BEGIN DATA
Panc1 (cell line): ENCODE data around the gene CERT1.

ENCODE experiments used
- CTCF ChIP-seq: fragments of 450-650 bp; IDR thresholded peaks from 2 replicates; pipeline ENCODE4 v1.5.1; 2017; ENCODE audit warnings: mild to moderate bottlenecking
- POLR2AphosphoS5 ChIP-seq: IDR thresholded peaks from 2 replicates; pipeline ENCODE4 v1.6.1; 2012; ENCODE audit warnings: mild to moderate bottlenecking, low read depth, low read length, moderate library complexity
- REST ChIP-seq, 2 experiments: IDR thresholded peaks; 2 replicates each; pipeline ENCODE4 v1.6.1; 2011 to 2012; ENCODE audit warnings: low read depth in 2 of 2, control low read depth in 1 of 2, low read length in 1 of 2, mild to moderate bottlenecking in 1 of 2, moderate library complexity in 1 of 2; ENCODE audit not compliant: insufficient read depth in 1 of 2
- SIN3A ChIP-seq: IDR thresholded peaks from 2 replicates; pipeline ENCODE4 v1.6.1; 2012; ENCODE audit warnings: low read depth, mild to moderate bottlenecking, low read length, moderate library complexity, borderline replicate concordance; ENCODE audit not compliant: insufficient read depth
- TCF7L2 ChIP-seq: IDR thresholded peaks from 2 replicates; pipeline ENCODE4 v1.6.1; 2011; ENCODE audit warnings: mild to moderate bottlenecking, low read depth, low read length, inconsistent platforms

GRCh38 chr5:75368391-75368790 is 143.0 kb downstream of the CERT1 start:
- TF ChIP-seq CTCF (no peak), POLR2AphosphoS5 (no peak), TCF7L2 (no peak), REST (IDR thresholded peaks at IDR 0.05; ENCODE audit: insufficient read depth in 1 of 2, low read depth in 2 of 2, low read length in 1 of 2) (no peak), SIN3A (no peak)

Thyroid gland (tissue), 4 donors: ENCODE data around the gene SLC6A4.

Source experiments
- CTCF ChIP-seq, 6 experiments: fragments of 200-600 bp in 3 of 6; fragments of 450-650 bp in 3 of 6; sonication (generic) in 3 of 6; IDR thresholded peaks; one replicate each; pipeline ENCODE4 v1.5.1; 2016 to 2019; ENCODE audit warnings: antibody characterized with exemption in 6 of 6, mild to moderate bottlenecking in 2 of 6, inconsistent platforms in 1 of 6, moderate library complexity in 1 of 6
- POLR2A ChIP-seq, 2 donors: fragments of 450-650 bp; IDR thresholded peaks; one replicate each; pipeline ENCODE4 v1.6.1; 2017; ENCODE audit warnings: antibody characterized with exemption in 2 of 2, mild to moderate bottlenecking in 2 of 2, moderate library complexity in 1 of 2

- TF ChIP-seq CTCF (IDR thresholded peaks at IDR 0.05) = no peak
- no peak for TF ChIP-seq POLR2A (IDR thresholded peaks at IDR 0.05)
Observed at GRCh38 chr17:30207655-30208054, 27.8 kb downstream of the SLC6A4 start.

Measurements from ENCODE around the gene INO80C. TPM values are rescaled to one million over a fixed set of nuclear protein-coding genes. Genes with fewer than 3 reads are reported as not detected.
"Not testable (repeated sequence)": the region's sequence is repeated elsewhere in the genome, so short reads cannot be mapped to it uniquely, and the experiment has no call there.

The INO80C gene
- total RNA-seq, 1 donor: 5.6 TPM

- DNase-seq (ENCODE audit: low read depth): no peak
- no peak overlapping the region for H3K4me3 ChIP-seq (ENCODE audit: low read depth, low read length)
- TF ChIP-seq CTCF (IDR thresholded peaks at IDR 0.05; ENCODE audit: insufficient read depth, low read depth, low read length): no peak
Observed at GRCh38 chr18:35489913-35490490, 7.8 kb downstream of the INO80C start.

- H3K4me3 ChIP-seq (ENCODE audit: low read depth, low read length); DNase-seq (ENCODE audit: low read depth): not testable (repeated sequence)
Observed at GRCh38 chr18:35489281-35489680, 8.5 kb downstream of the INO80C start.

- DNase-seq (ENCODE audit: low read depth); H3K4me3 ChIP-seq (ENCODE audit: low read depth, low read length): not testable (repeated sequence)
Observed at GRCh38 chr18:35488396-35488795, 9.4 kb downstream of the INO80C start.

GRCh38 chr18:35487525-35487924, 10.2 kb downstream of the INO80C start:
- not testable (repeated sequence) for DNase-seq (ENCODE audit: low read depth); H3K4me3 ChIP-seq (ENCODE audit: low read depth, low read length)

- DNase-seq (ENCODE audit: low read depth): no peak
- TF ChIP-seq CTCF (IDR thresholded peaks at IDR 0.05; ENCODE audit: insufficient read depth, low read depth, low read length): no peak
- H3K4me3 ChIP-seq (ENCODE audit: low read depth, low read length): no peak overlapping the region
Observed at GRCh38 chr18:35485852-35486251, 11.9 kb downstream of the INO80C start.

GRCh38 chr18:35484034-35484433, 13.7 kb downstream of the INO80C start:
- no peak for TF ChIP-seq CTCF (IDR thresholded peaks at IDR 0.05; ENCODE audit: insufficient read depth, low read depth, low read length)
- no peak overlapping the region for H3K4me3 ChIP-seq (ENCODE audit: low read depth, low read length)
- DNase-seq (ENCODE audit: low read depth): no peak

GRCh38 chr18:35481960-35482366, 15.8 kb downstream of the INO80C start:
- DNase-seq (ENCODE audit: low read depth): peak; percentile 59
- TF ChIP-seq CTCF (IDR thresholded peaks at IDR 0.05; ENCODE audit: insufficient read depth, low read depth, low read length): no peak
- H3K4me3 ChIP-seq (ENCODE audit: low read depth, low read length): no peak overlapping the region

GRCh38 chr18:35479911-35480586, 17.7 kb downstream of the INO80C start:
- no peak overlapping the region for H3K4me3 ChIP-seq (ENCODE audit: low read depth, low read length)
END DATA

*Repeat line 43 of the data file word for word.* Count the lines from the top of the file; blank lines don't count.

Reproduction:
GRCh38 chr18:35479911-35480586, 17.7 kb downstream of the INO80C start: